Prison officer jailed following affair with notorious gangster inmate

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Stephanie Smithwhite had Curtis ‘Cocky’ Warren’s name tattooed on her body.

Prison officer Stephanie Smithwhite, centre

A prison officer who had a behind bars sexual relationship with notorious gangster Curtis “Cocky” Warren and got a tattoo of his name has been jailed for two years.

Stephanie Smithwhite, 40, denied cutting a hole in the trousers of her prison uniform was for a sexual purpose, but the sentencing judge said it was hard to imagine why else it was there.

She was an officer at the maximum security HMP Frankland near Durham where Warren – once named in the Sunday Times Rich List – was serving time.

Curtis Warren
Judge Jonathan Carroll described Warren as a ‘major league offender’ (Merseyside Police/PA)

They indulged in oral sex and kissing in secret liaisons in his cell, in the kitchen and a laundry room at the jail which houses some of the country’s most dangerous criminals.

She also sent him a photo of herself wearing a catsuit, Durham Crown Court heard.

The disgraced officer eventually told investigators how he became obsessed with her, and would buzz from his cell to call for her attention.

Last month she admitted two counts of misconduct in a public office, with one charge relating to their sexual relationship, said to have lasted between June and December 2018, and the second count regarding her failing to report that she knew he had access to a phone.


Judge Jonathan Carroll said 56-year-old Warren was a “major league offender” who tried to manipulate her into bringing contraband into the prison after starting their affair, and asked her about prison intelligence and security cameras.

The judge said she was infatuated with him, as demonstrated by her tattoo of the name Curtis next to a rose.

The judge said: “Your conduct represents the very most grave breach of trust placed in you.”


Warren was known to have previously continued to run his criminal enterprises from behind bars using mobile phones, but Smithwhite did not report him using a phone to contact her.

He was also known to have started relationships with other prison staff previously, but Smithwhite failed to resist him, despite undergoing training about manipulative and corrupting inmates.

Investigators found they had called each other 213 times in just three months.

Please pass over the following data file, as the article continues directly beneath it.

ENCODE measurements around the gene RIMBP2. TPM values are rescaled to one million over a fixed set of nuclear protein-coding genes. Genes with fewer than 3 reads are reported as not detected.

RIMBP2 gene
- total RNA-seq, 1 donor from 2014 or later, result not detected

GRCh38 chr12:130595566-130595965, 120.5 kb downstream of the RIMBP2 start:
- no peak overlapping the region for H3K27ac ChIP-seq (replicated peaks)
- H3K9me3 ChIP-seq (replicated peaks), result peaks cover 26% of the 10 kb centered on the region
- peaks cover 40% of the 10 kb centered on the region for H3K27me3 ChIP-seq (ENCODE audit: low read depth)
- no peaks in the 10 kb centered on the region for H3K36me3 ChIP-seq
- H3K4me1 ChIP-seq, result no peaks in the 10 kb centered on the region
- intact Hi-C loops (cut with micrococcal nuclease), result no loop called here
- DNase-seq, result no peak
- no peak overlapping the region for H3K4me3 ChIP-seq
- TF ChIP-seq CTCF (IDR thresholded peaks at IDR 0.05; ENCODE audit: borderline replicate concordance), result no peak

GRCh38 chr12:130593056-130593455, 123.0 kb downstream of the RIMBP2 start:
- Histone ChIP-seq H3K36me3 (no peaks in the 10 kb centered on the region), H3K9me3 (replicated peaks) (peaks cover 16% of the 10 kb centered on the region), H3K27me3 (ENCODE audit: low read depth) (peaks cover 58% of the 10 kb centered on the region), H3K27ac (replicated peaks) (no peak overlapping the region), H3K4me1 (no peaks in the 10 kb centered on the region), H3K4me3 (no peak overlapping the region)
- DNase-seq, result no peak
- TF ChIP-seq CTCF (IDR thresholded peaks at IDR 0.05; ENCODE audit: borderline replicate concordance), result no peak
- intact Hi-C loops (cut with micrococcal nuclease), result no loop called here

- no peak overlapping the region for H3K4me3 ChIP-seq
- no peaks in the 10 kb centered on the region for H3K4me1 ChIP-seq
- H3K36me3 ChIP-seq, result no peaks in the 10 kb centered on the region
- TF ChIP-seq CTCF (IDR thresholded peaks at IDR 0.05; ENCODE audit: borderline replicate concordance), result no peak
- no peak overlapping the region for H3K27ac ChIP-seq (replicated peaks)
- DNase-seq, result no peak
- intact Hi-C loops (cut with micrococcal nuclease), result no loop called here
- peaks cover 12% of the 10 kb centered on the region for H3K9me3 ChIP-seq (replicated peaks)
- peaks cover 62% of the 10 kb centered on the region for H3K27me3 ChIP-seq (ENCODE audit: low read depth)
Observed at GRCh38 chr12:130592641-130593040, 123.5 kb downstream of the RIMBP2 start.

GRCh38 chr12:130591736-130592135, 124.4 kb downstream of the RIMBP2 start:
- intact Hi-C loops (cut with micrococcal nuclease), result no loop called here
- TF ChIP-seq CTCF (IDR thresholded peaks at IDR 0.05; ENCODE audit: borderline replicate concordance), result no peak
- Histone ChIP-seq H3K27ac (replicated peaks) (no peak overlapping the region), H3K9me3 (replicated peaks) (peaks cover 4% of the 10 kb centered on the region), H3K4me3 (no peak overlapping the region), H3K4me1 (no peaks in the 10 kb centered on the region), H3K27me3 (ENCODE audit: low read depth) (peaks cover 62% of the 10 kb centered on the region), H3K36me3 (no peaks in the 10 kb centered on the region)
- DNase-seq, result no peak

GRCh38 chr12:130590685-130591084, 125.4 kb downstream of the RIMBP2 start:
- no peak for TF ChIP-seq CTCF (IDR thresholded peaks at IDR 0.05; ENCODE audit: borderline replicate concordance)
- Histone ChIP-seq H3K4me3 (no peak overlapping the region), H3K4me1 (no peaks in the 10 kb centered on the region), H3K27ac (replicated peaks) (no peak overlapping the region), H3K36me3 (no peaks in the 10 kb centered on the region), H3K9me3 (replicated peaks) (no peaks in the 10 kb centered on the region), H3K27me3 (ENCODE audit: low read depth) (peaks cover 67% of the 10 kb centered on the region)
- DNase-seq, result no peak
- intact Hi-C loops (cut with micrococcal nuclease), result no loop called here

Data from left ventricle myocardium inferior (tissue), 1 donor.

Rupert Doswell, prosecuting, said Warren was serving 13 years for conspiracy to import drugs and a further 10-year sentence for failing to pay back £198 million in proceeds of crime.

He had previously committed manslaughter in a jail fight with an inmate in Holland.

Mr Doswell said Warren was “highly dangerous to the public”.

Staff became suspicious of Smithwhite’s relationship with him and a surveillance operation was mounted.

Stephanie Smithwhite arriving at court
Smithwhite has been jailed for two years (Scott Heppell/PA)

She was seen passing a note to him and receiving one back.

Warren tried to eat her note when officers went to retrieve it from him, the court heard.

Inquiries found the notes were highly sexualised.

At first she denied having a physical relationship with the Liverpudlian.

Police searched her home and found more notes, a copy of his autobiography called Cocky, The Rise And Fall Of Curtis Warren, Mr Doswell said.

They searched the business of one of her relatives and discovered 450 letters, many of which contained sexual fantasies.

They found a white Samsung phone in her car which was only used to ring one number – traced to Frankland Prison, and used by Warren.

In interviews with detectives, she was said to be “devastated” but hoped there was an outside chance their relationship could continue.

Andrew Nixon, for Smithwhite, who is from Boldon Colliery, South Tyneside, said she made a “catastrophic error of judgment”.

He said: “This is a woman who has fallen in love with the wrong person.”

Detective Inspector Lindsay Banks-Brown, from Durham CID, said: “Those who choose to act dishonestly in a position of trust should not be allowed to tarnish the reputation of honest, hardworking staff who carry out their duties within the law.

“We hope this result shows we will take action against those people who believe they are above the law and engage in corrupt activity, and we will bring them to justice.”

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